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The Tale of an Underperforming Pituitary Pea

Post: #1
08-27-2009, 03:00 AM
member34142 Offline
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The Tale of an Underperforming Pituitary Pea

Though the word hormone typically brings to mind estrogen and testosterone, two of the sex hormones, our bodies produce and use more than 50 different types of hormone to communicate control messages between the different cells in our bodies. Our hormones regulate everything from appetite to sexual function to growth to reproduction to behaviour to blood flow.  The glands that produce the different hormones are located at various points within the body. Some hormones are transferred in the blood to distant cells in the body while others act more locally by seeping into nearby tissues.  Because of their importance in controlling operation of the body, production of hormone levels that is too high or low can cause serious health problems.

Often called the "master gland", yet only the size of a large pea, the highly influential pituitary gland sits at the bottom of the brain in front of the ears and behind the nose. Though it is not really the master and the hypothalamus portion of the brain that sits above it truly owns that title, the tiny pituitary is still very involved in controlling a considerable amount of regular bodily functioning through its production and distribution of at least 8 important hormones. As a result of its influence and concentration of hormone production within a single small gland, problems with the pituitary gland can result in a number of medical symptoms.

If we focus only on reduced hormone production by the pituitary gland, a condition called hypopituitarism, the list of symptoms is still quite large. Low levels of one of the hormones,  called ACTH, will result in fatigue, weight loss, anemia, low blood sugar levels and low blood sodium levels. Low levels of another hormone, called TSH, result in low blood pressure, reduced heart rate, weight gain, slower thinking, hair loss and constipation. Reduced production of growth hormone by the pituitary results in loss of muscle, accumulation of belly fat, poor memory and reduced mental focus. Considering only 3 of the 8 hormones, it is clear that reduced hormone production by the pituitary has very serious health effects.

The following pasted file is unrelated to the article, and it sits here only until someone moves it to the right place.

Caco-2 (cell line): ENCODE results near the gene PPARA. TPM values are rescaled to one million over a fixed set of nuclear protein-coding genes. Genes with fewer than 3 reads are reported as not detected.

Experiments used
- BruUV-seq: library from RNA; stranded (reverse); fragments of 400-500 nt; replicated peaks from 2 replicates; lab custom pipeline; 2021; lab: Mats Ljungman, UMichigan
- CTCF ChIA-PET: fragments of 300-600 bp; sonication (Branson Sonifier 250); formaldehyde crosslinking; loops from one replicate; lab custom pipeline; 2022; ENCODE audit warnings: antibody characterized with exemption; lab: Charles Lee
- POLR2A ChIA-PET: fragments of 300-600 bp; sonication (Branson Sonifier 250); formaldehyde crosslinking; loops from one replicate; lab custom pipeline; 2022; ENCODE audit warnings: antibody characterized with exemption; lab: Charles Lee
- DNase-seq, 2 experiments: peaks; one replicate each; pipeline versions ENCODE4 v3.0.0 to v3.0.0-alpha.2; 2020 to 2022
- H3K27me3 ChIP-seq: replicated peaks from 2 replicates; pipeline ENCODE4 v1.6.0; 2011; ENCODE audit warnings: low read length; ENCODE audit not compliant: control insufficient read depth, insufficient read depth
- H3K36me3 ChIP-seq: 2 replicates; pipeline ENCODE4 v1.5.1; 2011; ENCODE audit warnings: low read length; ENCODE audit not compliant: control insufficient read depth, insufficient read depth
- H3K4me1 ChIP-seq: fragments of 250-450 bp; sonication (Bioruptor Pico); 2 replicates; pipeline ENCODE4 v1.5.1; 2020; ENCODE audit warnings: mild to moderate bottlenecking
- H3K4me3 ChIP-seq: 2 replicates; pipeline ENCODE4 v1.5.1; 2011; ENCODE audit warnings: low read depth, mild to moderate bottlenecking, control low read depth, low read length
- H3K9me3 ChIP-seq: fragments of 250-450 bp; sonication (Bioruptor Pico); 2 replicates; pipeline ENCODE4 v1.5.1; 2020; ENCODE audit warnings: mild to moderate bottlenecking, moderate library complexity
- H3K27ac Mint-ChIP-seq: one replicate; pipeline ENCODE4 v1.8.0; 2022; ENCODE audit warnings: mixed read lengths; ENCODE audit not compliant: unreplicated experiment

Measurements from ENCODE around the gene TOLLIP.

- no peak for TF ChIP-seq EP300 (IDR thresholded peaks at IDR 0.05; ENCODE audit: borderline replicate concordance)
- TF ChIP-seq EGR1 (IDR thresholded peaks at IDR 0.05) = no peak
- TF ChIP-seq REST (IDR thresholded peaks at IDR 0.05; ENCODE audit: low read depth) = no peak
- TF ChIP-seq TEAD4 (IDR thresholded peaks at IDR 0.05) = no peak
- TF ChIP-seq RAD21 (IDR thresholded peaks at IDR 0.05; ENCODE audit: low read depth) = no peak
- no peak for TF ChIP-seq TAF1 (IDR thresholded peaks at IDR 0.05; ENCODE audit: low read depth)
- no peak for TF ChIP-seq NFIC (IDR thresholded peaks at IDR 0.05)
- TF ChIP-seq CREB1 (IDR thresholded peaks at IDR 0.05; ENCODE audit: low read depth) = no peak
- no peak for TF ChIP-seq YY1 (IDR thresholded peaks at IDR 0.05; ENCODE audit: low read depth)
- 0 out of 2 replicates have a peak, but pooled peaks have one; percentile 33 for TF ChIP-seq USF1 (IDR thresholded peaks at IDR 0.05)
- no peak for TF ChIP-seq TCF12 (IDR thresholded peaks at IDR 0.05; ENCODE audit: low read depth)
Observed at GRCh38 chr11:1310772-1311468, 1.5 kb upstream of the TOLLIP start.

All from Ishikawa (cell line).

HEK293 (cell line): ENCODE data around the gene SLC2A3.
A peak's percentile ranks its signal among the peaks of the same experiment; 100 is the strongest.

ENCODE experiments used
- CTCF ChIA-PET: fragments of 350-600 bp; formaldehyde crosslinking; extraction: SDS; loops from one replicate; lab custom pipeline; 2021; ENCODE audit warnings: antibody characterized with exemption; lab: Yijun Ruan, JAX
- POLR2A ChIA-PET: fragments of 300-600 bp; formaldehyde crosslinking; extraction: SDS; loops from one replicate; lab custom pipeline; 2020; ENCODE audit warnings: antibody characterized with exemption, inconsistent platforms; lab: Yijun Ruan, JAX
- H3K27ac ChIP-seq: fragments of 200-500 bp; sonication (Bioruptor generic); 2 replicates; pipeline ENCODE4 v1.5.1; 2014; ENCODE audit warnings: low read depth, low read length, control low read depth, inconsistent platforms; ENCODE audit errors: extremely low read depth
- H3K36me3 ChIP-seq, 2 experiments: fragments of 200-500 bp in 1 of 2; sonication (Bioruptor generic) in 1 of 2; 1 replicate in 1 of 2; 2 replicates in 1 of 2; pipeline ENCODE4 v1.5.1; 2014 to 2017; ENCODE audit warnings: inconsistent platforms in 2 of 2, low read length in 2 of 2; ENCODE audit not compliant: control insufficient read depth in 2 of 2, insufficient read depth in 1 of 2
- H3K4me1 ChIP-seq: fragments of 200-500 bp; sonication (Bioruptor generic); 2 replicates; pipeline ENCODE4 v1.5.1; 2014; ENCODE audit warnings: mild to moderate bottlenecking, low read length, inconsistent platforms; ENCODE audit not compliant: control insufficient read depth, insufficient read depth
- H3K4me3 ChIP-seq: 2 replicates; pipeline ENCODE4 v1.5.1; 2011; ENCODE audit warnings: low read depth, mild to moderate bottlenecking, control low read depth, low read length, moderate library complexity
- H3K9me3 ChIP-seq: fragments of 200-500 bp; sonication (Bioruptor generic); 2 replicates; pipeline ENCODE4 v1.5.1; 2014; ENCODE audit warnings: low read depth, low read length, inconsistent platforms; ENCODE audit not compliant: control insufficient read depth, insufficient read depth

So, what can cause hypopituitarism? Often described as a rare disease affecting no more than 1 in 1500 people, there are many causes for the condition including some that are not known. Brain tumors, birth defects, strokes, autoimmune diseases, infections in the brain and even tuberculosis can all cause the condition. That said, one area in which hypopituitarism is likely significantly under diagnosed however, is in those with brain injury. With roughly 2% of the US population living with some form of brain injury, it is quite likely that the numbers of those with the condition is actually much higher than 1 in 1500. This would make the condition not at all rare and mean that quite a number of people are suffering some effects from reduced pituitary hormone levels.

When those suffering from hypopituitarism are properly diagnosed however, effective treatment is possible in the form of hormone medications in tablet and pill form. The only issue becomes the need to continue taking these medications for life and to properly follow the medication schedule. For the most part, the medications taken to maintain hormone levels do not seem to cause long term effects.

Alternatively, for those whose pituitary gland produces low hormone levels due to physical damage, cutting edge techniques using stem cells may provide another treatment option. Research at the University of California in 2007 found that stem cells injected into the pituitary gland of rodents were able to allow some return to function of the gland. These sorts of findings have been taken a step further with highly experimental and controversial stem cell treatments that are being offered by the Beike Biotech located in Shenzhen, China. Though met with considerable skepticism by Western medical researchers who are performing the same procedures under scrutiny of medical trials, the doctors at Beike are making claims of considerable success in treating many conditions, including hypopituitarism, with the stem cell treatments.

Though hypopituitarism has long been considered rare, its association with brain injury means that it is likely more common than many might think. Fortunately, hormone treatment is possible for those who are correctly diagnosed and in some small number of years, repair of the pituitary gland could realistically become a reality for most people suffering from the condition. In the mean time, those who are desperate will be seeking the latest offering of the Chinese and we can only hope that the miracles being reported have some tie to reality.

Related Links:

http://www.umm.edu/endocrin/hypopit.htm
http://www.uwm.edu/People/rjhutz/week13.PDF
http://users.rcn.com/jkimball.ma.ultranet/BiologyPages/H/HormoneTable.html
http://www.mcw.edu/Releases/2009Releases/HormoneRoleinBloodFlowStudied.htm
http://en.wikipedia.org/wiki/Adrenocorticotropic_hormone
http://en.wikipedia.org/wiki/Thyroid-stimulating_hormone
http://www.vivo.colostate.edu/hbooks/pathphys/endocrine/hypopit/gh.html
http://www.ncbi.nlm.nih.gov/pubmed/17467517
http://www.cdc.gov/ncipc/tbi/TBI.htm
http://content.karger.com/ProdukteDB/produkte.asp?Doi=104253
http://www.npr.org/templates/story/story.php?storyId=88123868
http://www.theglobeandmail.com/life/article778149.ece



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